Who you are plays a big role in what you can, and cannot, get away with on social media. This past weekend, Judy Mozes, the wife of Israeli Interior Minister, tweeted a racist joke about President Obama. The tweet caused uproar across Twitter and across both countries. People objected to both the racism of the tweet and the potential damage it could do to US-Israeli relations. Mozes' tweet and the reaction to it highlight several potential social media pitfalls.
First, when posting on social media, especially on Twitter, you are always talking to more people than you intended. You may intend to direct your comment at a particular person or group, but your posts are always going to be seen by unintended audiences.
Second, what may seem appropriate to you may not always be appropriate to others. For example, when a politician in the Chesapeake Bay region tweets he is looking forward to getting crabs over the weekend, local constituents think yummy crustaceans, while folks in other parts of the country may think STD. So, a tweet about "Obama coffee" being "black and weak," while clearly offensive, may be seen as far more so by some people than others, as the cultural norms for communications often vary from country to country.
Third, who you are and who you represent isn't always your choice. If you are a high ranking official in government, at an NGO or at a company (or in this case, the spouse of one), what you say on your personal social media channels will reflect on your organization. The higher your position in your organization, the more this is true. You may say that "opinions expressed are your own and not your employer's", but in the end, it's the perceptions of your audience that make this determination.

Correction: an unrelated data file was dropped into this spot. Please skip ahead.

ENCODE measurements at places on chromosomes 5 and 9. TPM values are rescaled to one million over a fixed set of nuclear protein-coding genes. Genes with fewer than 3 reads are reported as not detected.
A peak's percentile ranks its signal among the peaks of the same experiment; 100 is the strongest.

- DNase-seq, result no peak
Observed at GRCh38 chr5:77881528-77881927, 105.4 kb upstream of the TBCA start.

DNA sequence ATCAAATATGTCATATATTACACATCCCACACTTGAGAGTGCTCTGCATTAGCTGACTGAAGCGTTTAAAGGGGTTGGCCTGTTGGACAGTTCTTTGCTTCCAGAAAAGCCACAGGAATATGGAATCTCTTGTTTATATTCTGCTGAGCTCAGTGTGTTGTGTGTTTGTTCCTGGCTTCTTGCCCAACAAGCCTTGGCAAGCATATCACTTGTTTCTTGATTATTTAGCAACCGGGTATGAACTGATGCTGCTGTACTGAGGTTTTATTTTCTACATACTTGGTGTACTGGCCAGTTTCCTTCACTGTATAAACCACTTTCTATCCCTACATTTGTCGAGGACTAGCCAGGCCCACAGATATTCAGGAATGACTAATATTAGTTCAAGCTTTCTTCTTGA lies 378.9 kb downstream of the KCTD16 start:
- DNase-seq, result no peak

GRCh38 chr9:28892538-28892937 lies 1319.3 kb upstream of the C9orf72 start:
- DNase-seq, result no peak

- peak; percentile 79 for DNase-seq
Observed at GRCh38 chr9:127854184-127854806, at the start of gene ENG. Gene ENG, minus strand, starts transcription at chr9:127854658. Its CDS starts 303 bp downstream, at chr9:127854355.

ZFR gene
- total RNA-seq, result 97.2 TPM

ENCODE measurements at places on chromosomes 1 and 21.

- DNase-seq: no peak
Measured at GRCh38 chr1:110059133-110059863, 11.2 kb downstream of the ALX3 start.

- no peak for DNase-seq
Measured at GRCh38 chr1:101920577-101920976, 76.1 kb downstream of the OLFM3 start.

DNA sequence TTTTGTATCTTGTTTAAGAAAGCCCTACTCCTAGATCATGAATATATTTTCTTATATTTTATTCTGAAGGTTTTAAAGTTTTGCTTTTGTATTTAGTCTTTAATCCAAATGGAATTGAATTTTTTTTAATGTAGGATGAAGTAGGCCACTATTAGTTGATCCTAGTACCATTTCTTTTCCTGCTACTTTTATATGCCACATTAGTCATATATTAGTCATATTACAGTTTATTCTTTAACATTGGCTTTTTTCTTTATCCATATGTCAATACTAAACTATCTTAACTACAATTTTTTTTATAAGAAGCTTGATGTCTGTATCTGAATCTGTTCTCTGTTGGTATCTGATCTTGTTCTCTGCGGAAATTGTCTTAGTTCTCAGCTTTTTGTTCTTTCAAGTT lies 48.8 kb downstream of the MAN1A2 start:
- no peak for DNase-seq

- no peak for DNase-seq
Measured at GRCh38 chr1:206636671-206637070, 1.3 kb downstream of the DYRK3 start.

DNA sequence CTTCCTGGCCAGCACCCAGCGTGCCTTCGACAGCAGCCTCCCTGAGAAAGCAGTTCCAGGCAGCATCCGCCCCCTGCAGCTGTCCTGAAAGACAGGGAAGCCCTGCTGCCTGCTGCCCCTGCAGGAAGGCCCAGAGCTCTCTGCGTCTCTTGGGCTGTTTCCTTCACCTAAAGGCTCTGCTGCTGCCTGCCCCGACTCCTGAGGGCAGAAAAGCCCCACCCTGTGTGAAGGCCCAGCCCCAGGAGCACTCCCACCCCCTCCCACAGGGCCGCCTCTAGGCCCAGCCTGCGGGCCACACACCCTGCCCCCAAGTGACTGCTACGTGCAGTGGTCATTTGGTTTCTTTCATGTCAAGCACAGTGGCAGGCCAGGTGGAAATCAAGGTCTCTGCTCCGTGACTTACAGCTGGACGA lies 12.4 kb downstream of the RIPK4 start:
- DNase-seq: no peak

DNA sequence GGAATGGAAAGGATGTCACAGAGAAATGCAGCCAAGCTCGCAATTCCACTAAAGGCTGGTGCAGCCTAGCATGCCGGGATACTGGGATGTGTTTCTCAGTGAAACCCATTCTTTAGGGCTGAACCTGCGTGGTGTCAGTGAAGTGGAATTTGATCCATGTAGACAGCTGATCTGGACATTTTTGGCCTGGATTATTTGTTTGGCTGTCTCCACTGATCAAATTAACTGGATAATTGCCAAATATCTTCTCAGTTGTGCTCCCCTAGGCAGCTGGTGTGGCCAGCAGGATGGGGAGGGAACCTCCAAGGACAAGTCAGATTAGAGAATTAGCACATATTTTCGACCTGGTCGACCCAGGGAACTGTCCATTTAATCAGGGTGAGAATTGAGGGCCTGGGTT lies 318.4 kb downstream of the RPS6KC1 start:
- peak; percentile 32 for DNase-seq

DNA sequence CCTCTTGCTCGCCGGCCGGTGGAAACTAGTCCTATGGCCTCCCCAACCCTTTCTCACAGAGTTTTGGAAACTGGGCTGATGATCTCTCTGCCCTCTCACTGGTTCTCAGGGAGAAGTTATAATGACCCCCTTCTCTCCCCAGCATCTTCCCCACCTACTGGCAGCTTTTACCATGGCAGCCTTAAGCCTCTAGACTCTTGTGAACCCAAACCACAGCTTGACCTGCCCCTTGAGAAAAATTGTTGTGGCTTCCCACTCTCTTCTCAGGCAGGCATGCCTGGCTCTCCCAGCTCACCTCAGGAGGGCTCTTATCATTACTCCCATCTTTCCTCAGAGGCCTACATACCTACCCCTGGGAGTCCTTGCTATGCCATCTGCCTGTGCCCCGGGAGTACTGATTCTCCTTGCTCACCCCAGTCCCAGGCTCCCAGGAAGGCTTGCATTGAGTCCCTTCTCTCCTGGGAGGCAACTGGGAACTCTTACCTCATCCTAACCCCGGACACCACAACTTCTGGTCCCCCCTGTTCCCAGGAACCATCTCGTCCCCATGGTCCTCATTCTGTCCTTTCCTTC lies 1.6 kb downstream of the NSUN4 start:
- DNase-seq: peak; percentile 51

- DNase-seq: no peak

Fourth, you may delete your offensive post, but it lives on. It lives on Twitter phone apps, it lives on Tweetdeck. It lives in cache and it lives in the cloud. It's archived at the Library of Congress, Topsy and/or (for US politicians up until May 15, 2015) on Politwoops. It lives in articles about your post. And it lives in the memory of anyone who saw the post. The Internet is like the world largest (virtual) elephant. It never forgets.
Fifth and finally, if you do make the mistake of sharing an inappropriate, offensive, racist joke, apologize as soon as you realize your mistake. Judy Mozes learned quickly that it's one thing to laugh at a tasteless joke told by a friend, but quite another thing to share that joke with the world via Twitter. To her credit, she recovered quickly and saved enough face to move on.
Fortunately, as the wife of a government official, she won't have to resign, and neither will her husband (though she did jokingly wonder in a tweet if her marriage will survive her faux pas). But for others making similar mistakes from within an official position, the consequences are very often terminal, no matter the speed of contrition.